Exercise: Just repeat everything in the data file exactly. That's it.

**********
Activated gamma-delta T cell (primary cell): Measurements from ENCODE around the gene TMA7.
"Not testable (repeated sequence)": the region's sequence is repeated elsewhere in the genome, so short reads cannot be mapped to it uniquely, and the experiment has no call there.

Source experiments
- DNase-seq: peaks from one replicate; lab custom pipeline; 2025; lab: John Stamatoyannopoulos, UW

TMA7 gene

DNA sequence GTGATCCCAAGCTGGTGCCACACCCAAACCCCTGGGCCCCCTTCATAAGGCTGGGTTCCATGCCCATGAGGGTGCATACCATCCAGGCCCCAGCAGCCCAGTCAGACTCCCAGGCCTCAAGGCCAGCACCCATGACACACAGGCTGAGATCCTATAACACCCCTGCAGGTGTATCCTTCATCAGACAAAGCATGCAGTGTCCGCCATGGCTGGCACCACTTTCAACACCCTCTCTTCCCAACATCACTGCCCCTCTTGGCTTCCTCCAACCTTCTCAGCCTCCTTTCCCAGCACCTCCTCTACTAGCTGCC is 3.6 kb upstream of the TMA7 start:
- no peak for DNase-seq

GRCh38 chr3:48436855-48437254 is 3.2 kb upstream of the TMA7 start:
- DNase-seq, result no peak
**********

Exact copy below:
Activated gamma-delta T cell (primary cell): Measurements from ENCODE around the gene TMA7.
"Not testable (repeated sequence)": the region's sequence is repeated elsewhere in the genome, so short reads cannot be mapped to it uniquely, and the experiment has no call there.

Source experiments
- DNase-seq: peaks from one replicate; lab custom pipeline; 2025; lab: John Stamatoyannopoulos, UW

TMA7 gene

DNA sequence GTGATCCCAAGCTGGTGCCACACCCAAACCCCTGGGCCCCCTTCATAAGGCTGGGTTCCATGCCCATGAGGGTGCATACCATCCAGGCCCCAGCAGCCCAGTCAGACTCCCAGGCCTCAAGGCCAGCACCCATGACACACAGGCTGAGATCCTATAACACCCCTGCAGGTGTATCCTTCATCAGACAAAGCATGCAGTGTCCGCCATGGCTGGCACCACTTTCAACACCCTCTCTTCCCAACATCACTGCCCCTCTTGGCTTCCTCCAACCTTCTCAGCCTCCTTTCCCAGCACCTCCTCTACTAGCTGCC is 3.6 kb upstream of the TMA7 start:
- no peak for DNase-seq

GRCh38 chr3:48436855-48437254 is 3.2 kb upstream of the TMA7 start:
- DNase-seq, result no peak